How to Pay Small Business Taxes: A Beginner’s Guide

How to Pay Small Business Taxes: A Beginner’s Guide


If figuring out how to pay small business taxes feels overwhelming, that’s because all too often it is. The tax code can get complicated, and it’s not always clear what you need to do and when you need to do it.

That’s why we created a guide covering many of the basic tax questions: What kind of tax do I owe, what are the deadlines for business owners, and how much tax does a business pay? And yes, we even delved into the types of forms you’ll need to file. Whether you’re wondering how to pay small business taxes for the first time, or just need a refresher heading into tax season, be sure to review this information.

Common Taxes for Small Business Owners

Income tax – You’ll owe income tax on your earnings from running the business, both on your salary and on any profits. Depending on the structure, your business itself may need to file a separate tax return and pay its own income taxes before the profits can go to you personally.

Self-employment tax – Self-employment taxes pay for Social Security and Medicare. Typically, employers will cover half of this tax, and employees will cover the other half. But when you’re self-employed, you need to cover the entire share yourself.

Employment taxes – If you have any employees, you’ll be paying several taxes on their behalf. You’ll pay part of their Social Security and Medicare taxes, as well as federal unemployment tax. You’re also supposed to withhold part of their paychecks to cover their estimated taxes, which they calculated using Form W-4 when you first hired them.

The Impact of Your Business Structure

The IRS states that your business structure will affect how to pay small business taxes and the forms you’ll need to submit:

Sole proprietorship – In a sole proprietorship, you’re the only owner of the business. It’s the simplest structure. You don’t have to file a separate tax return for your business. You handle everything through your individual tax return, and all the income passes directly to you. When you prepare your individual tax return, you’ll include a Schedule C form, which calculates your net profit or loss from the sole proprietorship.

Partnership – A partnership is similar to a sole proprietorship except it has more than one owner. The business income still passes through to the owners. You divide it up according to ownership percentages set during your original partnership agreement. While the partnership itself doesn’t pay business tax, you’ll have to file an extra informational return, Form 1065, which lists the total income, deductions, net profit and how it was divided between the partners.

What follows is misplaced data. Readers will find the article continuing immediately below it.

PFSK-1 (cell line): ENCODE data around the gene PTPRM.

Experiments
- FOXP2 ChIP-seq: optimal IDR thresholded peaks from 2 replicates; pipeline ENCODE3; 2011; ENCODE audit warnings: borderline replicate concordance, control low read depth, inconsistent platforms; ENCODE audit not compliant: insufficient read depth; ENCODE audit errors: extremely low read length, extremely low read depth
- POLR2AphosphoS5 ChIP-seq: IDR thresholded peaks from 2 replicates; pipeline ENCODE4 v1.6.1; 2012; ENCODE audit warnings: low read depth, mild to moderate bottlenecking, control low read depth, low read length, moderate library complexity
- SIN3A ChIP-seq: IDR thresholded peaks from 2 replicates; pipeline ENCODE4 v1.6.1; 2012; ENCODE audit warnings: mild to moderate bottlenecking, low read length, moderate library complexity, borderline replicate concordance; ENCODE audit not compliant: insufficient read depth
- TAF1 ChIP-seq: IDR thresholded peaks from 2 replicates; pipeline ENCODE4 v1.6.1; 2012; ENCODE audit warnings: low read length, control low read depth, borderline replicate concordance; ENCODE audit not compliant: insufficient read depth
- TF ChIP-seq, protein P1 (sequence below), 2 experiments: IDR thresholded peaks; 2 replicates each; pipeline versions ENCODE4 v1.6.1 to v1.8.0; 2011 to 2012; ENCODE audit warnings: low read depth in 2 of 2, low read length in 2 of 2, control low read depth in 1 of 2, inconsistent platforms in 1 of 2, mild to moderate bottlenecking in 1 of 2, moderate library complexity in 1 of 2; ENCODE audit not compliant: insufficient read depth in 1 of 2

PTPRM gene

Corporation – Corporations have the most complicated system for how to pay small business taxes because the income is taxed twice. First, every year your business will need to fill out its own tax return, and will owe corporate income tax on any profits.

After that, you and the other owners decide whether you want to pay out any of the after-tax profits to yourselves, as a dividend. You’ll have to report this dividend income on your personal tax return as well.

LLC The way to pay business tax for an LLC depends on how you structured it. The typical LLC uses the pass-through setup, so you’re only owing taxes at the personal level. If you’re the only owner, the taxes work as a sole proprietorship, and if there are multiple owners, it works like a partnership. You can also elect to classify your LLC as a corporation for taxes, which means you will need to pay taxes at both the corporate and individual level.

Key Tax Forms

The IRS has a full list of tax forms, and we’ve pulled out the most relevant for small business owners. Keep in mind this is not a complete list, and you may need to submit others, depending on your business situation.

Schedule C – Use this form to calculate your profit/loss from a sole proprietorship.

Form 1065 – Use this form to calculate the profit/loss from a partnership.

Schedule K-1 – In a partnership, each owner needs to submit a Schedule K-1 as part of their individual tax return to report their share of the income.

Form 1120 – Use this form to calculate your profit/loss from a corporation.

Form 940 – Use this form to report the amount of unemployment taxes you paid on behalf of your employees under the Federal Unemployment Tax Act (FUTA).

Form 941 – This form helps you report what you paid your employees in wages, as well as the taxes you withheld for them. You need to submit this every quarter (April 30, July 31, October 31 and January 31).